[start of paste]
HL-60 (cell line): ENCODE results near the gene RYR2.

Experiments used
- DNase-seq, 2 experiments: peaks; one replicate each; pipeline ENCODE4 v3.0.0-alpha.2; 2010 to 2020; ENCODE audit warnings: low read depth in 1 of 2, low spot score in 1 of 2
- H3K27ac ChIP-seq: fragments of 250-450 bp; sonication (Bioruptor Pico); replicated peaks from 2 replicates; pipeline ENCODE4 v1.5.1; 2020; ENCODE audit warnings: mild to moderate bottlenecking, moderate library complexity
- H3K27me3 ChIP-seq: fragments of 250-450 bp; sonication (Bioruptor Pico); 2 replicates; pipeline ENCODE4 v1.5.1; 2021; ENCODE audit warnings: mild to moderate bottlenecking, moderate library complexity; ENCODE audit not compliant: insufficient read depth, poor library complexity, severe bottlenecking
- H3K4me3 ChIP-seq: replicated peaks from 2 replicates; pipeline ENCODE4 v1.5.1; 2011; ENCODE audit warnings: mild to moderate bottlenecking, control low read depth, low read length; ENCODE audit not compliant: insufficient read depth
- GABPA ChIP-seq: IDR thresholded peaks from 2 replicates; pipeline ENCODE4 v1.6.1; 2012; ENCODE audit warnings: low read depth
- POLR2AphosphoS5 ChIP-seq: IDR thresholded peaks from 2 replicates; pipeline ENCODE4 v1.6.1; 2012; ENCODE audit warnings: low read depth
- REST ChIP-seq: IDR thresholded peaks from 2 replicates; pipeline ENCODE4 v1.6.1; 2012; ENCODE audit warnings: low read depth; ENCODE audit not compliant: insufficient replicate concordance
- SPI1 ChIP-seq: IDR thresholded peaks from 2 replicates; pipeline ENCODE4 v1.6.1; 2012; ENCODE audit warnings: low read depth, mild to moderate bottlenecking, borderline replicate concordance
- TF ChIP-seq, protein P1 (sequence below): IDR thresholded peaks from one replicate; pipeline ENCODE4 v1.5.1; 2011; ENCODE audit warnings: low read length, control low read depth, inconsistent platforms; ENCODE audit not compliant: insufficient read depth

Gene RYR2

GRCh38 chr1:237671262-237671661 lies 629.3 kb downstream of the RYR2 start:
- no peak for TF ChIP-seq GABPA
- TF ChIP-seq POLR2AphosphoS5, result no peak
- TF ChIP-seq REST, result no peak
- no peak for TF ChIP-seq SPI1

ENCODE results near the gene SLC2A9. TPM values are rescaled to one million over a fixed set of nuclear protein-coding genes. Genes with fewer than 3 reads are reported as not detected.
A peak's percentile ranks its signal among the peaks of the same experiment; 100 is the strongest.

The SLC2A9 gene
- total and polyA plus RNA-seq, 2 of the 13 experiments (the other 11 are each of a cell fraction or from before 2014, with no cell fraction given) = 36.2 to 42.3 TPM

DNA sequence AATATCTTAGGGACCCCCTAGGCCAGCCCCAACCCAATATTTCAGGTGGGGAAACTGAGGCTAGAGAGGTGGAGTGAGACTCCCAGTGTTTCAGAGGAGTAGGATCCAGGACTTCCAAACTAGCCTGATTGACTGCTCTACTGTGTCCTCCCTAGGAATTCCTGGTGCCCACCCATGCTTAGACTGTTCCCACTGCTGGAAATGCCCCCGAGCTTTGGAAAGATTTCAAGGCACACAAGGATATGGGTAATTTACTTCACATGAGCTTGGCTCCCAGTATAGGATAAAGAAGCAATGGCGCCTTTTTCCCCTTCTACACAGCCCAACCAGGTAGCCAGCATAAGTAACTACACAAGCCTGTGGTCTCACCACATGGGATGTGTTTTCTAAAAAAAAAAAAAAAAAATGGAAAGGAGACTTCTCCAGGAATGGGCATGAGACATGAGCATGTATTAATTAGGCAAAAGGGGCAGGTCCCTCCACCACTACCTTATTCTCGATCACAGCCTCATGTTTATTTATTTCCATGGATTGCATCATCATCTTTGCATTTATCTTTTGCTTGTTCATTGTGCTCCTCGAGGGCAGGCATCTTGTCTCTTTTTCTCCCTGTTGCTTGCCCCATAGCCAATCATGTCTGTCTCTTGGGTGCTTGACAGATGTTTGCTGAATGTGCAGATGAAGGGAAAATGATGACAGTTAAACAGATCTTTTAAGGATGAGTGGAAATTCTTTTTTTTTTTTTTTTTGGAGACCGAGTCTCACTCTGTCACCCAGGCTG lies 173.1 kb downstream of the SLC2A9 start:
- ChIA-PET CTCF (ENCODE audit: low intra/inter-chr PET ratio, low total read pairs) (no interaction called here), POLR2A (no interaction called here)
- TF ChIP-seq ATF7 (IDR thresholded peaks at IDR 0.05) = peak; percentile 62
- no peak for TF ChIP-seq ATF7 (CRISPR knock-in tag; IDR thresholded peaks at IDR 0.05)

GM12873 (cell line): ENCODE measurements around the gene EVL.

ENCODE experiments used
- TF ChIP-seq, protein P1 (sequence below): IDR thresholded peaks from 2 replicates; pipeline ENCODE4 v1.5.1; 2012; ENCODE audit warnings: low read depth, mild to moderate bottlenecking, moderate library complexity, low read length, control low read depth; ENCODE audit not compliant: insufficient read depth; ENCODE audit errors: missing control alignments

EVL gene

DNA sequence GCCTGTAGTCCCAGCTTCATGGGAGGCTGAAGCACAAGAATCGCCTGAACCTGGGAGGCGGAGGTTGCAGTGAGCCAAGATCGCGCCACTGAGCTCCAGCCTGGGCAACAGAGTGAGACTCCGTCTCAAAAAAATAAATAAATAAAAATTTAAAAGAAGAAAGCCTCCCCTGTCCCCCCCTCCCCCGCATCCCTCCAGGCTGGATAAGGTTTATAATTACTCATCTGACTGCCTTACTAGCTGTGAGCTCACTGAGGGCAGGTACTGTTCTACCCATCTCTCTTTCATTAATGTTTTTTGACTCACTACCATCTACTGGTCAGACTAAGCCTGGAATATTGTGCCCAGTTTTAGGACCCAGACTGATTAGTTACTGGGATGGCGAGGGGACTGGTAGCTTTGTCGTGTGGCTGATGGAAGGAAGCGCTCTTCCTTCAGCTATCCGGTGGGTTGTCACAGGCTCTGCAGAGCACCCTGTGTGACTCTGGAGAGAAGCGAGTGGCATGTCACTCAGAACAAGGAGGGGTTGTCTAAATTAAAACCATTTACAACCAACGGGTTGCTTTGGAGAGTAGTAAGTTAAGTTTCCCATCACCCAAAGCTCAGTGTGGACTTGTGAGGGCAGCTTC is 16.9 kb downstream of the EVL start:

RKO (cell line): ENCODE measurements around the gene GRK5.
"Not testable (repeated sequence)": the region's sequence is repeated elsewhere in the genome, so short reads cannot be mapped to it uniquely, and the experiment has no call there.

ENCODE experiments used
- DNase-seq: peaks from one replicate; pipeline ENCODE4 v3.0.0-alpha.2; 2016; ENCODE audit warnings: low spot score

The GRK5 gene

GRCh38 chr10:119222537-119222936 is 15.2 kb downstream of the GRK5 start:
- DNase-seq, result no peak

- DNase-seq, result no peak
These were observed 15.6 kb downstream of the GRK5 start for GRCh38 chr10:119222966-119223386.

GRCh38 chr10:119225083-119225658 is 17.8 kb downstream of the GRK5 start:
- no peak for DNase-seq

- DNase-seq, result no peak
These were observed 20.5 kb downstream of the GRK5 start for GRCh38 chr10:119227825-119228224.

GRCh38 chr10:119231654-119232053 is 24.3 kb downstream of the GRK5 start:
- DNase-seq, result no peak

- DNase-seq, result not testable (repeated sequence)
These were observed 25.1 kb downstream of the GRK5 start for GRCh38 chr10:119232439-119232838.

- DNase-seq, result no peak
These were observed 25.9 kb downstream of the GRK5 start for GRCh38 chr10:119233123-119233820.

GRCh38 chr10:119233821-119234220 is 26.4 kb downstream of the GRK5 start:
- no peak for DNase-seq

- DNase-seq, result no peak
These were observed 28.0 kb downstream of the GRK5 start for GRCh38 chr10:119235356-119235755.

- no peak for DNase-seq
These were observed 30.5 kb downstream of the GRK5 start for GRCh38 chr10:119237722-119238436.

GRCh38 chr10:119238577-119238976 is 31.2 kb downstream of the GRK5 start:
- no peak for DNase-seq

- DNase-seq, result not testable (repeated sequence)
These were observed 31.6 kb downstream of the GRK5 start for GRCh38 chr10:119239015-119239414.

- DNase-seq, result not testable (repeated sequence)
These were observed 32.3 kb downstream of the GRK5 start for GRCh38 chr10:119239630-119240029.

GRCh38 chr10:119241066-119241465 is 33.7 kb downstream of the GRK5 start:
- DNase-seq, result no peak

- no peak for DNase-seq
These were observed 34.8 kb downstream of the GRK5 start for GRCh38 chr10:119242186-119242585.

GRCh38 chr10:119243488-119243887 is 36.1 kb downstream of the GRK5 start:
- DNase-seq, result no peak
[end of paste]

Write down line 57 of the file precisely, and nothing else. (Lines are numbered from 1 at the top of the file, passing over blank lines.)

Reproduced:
- no peak for DNase-seq